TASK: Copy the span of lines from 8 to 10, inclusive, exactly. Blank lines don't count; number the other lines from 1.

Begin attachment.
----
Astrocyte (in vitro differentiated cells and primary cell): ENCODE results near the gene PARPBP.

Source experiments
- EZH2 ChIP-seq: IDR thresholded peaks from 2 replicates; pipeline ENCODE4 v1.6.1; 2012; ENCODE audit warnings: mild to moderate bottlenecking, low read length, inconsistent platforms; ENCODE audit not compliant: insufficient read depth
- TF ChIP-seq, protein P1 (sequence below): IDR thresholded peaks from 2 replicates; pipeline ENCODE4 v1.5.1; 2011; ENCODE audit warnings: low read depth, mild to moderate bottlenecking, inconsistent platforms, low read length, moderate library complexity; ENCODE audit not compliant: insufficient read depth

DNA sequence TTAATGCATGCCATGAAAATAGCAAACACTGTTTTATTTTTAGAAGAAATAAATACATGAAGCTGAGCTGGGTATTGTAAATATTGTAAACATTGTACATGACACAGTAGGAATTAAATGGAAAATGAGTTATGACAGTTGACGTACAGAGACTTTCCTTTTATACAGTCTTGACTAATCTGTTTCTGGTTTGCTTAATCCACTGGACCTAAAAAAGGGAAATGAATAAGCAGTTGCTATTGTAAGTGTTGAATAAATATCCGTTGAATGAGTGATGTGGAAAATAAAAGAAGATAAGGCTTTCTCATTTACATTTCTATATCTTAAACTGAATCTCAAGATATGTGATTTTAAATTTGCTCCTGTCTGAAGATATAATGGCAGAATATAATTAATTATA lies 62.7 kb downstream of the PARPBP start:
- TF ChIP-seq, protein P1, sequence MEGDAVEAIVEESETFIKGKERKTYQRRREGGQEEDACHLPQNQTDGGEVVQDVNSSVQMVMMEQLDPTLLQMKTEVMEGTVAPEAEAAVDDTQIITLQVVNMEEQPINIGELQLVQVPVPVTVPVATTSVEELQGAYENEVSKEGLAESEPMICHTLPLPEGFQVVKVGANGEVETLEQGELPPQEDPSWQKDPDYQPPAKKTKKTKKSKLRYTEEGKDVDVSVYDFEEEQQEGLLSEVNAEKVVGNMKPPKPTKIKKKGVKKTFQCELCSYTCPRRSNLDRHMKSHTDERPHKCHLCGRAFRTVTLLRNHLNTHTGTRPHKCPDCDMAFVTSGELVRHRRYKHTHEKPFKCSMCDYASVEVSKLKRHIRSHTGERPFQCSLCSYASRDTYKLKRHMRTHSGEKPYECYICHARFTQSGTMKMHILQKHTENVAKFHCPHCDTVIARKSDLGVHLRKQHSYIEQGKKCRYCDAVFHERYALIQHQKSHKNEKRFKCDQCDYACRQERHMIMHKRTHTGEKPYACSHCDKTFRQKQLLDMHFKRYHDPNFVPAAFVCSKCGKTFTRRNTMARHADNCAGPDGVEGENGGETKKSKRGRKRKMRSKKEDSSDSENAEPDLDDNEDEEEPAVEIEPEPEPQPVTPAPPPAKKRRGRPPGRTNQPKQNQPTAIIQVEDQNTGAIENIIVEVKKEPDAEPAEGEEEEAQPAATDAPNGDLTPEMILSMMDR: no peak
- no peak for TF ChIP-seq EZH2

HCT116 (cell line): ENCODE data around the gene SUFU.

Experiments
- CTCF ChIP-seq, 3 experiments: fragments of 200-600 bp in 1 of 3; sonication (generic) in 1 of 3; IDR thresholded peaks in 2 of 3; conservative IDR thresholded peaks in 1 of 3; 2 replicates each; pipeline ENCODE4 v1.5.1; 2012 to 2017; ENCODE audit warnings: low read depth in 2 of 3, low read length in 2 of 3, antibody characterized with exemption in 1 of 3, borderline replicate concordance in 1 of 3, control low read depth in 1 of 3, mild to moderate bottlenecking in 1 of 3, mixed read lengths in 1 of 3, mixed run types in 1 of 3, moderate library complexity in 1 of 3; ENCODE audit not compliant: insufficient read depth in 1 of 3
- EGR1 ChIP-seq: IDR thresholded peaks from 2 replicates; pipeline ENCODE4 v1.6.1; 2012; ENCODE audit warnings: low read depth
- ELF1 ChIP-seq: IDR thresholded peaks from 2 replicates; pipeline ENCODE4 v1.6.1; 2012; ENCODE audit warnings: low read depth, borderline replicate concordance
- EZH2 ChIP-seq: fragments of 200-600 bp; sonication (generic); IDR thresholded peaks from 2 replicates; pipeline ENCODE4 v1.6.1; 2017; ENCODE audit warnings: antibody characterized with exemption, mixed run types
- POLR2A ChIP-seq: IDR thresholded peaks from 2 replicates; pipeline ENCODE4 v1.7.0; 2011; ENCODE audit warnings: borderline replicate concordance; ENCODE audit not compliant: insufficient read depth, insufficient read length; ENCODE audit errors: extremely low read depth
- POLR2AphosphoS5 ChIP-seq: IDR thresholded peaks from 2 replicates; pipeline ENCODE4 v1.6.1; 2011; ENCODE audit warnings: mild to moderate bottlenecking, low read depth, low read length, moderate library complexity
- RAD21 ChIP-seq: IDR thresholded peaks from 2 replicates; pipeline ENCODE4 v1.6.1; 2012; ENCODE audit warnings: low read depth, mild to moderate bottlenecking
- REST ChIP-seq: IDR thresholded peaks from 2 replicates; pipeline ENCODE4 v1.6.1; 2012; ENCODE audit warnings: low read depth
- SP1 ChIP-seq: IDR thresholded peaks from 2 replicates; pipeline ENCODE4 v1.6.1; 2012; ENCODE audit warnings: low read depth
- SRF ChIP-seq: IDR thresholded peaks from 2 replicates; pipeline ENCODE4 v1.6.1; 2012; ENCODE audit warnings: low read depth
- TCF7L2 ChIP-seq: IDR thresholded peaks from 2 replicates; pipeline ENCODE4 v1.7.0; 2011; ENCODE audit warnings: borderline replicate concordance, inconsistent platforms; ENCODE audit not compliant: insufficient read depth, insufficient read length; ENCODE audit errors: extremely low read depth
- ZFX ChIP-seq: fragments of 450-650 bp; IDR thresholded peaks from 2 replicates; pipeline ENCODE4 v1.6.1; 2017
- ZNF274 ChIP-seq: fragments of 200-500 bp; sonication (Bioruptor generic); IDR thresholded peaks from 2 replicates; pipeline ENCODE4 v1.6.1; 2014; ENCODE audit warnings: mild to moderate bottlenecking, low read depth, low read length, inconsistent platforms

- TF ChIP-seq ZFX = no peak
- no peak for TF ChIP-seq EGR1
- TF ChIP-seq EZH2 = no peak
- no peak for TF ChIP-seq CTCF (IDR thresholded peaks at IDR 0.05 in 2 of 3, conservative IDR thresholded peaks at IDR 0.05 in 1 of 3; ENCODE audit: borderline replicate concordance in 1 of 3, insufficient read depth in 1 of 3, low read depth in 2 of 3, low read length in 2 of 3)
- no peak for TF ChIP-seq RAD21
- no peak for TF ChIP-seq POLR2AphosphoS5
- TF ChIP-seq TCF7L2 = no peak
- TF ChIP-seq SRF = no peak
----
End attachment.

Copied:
HCT116 (cell line): ENCODE data around the gene SUFU.

Experiments
- CTCF ChIP-seq, 3 experiments: fragments of 200-600 bp in 1 of 3; sonication (generic) in 1 of 3; IDR thresholded peaks in 2 of 3; conservative IDR thresholded peaks in 1 of 3; 2 replicates each; pipeline ENCODE4 v1.5.1; 2012 to 2017; ENCODE audit warnings: low read depth in 2 of 3, low read length in 2 of 3, antibody characterized with exemption in 1 of 3, borderline replicate concordance in 1 of 3, control low read depth in 1 of 3, mild to moderate bottlenecking in 1 of 3, mixed read lengths in 1 of 3, mixed run types in 1 of 3, moderate library complexity in 1 of 3; ENCODE audit not compliant: insufficient read depth in 1 of 3